Similarly, in WW I the experience of chemical weapons proved profoundly different from the experience of the other horrors experienced – so different that it was felt to be of a significantly different type, and so deeply horrible that the deployment of such weapons was felt to be morally reprehensible.  After WW I it was the horror experienced by soldiers and medical workers which led to the push to have certain weapons outlawed, and for their first use to be stated, internationally, to be a war crime.  (You know before you use them that you will be in deep trouble… except for the slimy exceptional cases which the diplomats put into the treaty, so that the major powers keep developing the weapons…)  Despite the disgust at flamethrowers, they were not hated with the deep passion which led to the continuing and developing agreement to stop the use of chemical weapons.

(Me, I’m draconic, and the parent of twins.  From this background I would say that I don’t care who did it, as soon as chemical weapons are used “the rest of the world” should arrive in force and disarm both sides.  Completely.  No guns or tanks or warplanes left, just household implements.  Maybe get the Chinese army to sweep step-by-step across the whole country.  And then all go and leave them to it.)

So, from this thought, and remembering the Rwandan and Bosnian Genocides,   I found myself wanting to start a different discussion:

How do we get our peoples to discuss these questions outside of the context of a specific instance of  oppression:

  • What sorts of oppressions should warrant intervention in another country – ethnic, religious, gender, political…?
  • Does it matter whether it is oppression by a government or an influential group?  (The government denies all responsibility…)
  • Does a democracy have the right to elect a tyrant – and if they do, are they allowed to complain about and resist tyranny?
  • If we object to other religions trying to make us follow their laws, but they get democratically elected to govern another country, do we have the right to stop them using their religious laws to oppress their citizens who are of their religion? Of other religions? To oppress travellers?  What do we do if they call for their co-religious to force other countries to accept their rules?  How is that different from us calling for intervention in their country?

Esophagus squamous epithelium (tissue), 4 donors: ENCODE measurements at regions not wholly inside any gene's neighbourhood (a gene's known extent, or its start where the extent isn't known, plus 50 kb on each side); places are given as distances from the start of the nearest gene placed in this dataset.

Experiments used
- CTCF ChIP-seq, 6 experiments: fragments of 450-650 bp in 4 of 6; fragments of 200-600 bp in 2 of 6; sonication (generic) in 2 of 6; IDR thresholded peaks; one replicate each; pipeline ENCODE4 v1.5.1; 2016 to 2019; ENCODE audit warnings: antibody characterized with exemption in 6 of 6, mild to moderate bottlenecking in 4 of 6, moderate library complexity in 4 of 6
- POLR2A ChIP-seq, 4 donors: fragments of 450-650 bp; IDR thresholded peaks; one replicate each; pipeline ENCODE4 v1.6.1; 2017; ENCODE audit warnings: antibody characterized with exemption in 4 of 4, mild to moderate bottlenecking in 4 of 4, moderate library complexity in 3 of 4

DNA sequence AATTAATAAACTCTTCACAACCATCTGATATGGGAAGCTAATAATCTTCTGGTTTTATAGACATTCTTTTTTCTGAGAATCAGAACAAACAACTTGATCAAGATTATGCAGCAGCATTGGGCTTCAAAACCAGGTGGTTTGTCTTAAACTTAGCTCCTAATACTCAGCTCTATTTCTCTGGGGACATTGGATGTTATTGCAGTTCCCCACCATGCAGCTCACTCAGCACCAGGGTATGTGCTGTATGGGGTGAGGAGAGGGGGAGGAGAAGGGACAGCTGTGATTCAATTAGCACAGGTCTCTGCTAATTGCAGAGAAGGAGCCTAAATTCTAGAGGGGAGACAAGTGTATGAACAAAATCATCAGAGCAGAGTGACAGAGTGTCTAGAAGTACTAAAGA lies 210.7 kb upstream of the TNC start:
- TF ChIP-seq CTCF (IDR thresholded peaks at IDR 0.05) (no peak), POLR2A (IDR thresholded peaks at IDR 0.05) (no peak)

• When does resistance against oppression become terrorism?
  • How oppressive must the treatment be before other countries intervene?
  • How should they intervene?  What effective interventions are available?
  • If we intervene, how do we arrange to leave the country if the divisions are profound and the culture favours violent retribution?

Only after we have thought about these seriously can we start on the next batch – for example:

  • If a major power unreasonably blocks United Nations approval, under what circumstances should our country intervene without it?
  • What penalties should there be for unjustified (by whose standards?) intervention in the internal affairs of another country?

So, that was my train of thought.

However, it wasn’t my discussion – I was kibbitzing on someone else’s interests – so I said nothing and put it aside until the thoughtful entertainer made me think.  And that thought was  that I should make some effort to raise the questions, recognising the complexity of the problem.

So, if you’ve read this far, how about talking about those questions with your friends?

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2 Responses to “Should we intervene when chemical weapons are used, if we don’t when guns and bombs are used?”

  1. 5travellers Says:

    what do you think about this? http://sisterhoodofthetravellingbloggers.wordpress.com/

    • erasmid Says:

      I think these are difficult questions which deserve much more than the brief responses which dodge “TLDNR” – for example, would disarmament really help, given the damage machetes did in Rwanda? The idea is to have people think about them without the baggage of particular countries or minorities, so that the same ethical approach is used for groups whether their moral frameworks are like or unlike ours.